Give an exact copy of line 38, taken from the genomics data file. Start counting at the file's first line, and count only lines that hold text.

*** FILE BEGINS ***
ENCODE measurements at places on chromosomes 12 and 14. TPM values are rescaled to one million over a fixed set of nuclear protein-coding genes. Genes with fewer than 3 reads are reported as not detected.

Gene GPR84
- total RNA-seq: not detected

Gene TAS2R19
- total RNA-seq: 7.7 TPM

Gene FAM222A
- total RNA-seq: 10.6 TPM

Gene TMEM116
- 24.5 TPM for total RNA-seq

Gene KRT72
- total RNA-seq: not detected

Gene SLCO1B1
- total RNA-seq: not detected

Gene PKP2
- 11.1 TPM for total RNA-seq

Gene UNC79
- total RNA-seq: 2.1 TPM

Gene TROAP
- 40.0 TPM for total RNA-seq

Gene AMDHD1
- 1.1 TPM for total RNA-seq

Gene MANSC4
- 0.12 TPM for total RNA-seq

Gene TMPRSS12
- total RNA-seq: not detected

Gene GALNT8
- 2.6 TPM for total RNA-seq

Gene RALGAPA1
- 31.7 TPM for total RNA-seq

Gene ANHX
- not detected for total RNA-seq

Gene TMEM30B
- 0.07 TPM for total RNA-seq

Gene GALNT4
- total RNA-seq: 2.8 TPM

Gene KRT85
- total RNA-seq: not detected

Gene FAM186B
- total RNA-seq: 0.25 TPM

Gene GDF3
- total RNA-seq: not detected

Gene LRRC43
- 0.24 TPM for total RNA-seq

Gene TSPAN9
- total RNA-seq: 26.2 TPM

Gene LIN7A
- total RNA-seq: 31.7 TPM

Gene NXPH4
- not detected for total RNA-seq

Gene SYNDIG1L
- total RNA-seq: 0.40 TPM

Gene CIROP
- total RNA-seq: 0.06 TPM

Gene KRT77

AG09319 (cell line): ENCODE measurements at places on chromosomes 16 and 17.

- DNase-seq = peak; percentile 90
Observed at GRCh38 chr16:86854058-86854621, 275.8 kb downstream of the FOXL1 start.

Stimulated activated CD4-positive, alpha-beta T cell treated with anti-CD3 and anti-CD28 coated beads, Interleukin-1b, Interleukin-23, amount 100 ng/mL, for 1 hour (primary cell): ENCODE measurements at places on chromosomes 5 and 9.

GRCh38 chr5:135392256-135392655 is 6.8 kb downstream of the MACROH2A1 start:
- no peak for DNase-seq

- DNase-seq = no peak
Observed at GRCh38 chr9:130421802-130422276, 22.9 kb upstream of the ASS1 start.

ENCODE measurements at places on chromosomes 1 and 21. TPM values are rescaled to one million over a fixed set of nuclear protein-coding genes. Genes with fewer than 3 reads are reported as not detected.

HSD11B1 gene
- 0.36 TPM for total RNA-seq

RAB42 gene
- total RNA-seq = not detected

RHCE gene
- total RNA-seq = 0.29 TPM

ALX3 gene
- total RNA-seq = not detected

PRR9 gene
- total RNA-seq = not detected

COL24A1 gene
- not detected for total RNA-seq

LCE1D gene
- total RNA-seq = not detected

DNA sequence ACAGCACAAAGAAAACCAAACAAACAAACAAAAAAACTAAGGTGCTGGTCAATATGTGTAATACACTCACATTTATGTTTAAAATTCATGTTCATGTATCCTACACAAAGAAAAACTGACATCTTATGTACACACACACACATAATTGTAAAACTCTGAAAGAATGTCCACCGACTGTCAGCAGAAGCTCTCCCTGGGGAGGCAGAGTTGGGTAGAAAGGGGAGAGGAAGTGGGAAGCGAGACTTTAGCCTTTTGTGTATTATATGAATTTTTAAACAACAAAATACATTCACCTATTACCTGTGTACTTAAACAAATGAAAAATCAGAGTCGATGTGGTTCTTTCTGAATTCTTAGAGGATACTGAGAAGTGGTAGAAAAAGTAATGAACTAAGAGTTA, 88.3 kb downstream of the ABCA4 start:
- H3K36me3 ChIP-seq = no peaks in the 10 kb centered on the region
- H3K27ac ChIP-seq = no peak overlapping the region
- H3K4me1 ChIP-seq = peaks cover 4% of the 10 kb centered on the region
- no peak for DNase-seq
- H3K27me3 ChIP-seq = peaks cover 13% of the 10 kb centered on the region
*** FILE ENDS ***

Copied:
Gene FAM186B